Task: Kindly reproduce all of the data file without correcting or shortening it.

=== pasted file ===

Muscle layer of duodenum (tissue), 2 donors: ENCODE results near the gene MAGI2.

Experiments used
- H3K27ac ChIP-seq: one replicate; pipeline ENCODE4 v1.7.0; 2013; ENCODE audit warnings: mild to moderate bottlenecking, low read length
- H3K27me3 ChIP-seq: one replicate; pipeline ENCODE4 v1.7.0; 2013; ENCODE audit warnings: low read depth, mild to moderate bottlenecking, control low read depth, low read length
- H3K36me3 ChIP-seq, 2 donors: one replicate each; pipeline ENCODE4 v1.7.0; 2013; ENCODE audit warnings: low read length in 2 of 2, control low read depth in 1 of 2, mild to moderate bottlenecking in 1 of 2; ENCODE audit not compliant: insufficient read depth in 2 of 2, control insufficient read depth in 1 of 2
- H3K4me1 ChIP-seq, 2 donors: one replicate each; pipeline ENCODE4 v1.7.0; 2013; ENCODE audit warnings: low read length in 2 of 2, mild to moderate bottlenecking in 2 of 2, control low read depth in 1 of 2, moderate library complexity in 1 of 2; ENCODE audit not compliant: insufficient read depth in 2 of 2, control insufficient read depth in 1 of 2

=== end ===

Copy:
Muscle layer of duodenum (tissue), 2 donors: ENCODE results near the gene MAGI2.

Experiments used
- H3K27ac ChIP-seq: one replicate; pipeline ENCODE4 v1.7.0; 2013; ENCODE audit warnings: mild to moderate bottlenecking, low read length
- H3K27me3 ChIP-seq: one replicate; pipeline ENCODE4 v1.7.0; 2013; ENCODE audit warnings: low read depth, mild to moderate bottlenecking, control low read depth, low read length
- H3K36me3 ChIP-seq, 2 donors: one replicate each; pipeline ENCODE4 v1.7.0; 2013; ENCODE audit warnings: low read length in 2 of 2, control low read depth in 1 of 2, mild to moderate bottlenecking in 1 of 2; ENCODE audit not compliant: insufficient read depth in 2 of 2, control insufficient read depth in 1 of 2
- H3K4me1 ChIP-seq, 2 donors: one replicate each; pipeline ENCODE4 v1.7.0; 2013; ENCODE audit warnings: low read length in 2 of 2, mild to moderate bottlenecking in 2 of 2, control low read depth in 1 of 2, moderate library complexity in 1 of 2; ENCODE audit not compliant: insufficient read depth in 2 of 2, control insufficient read depth in 1 of 2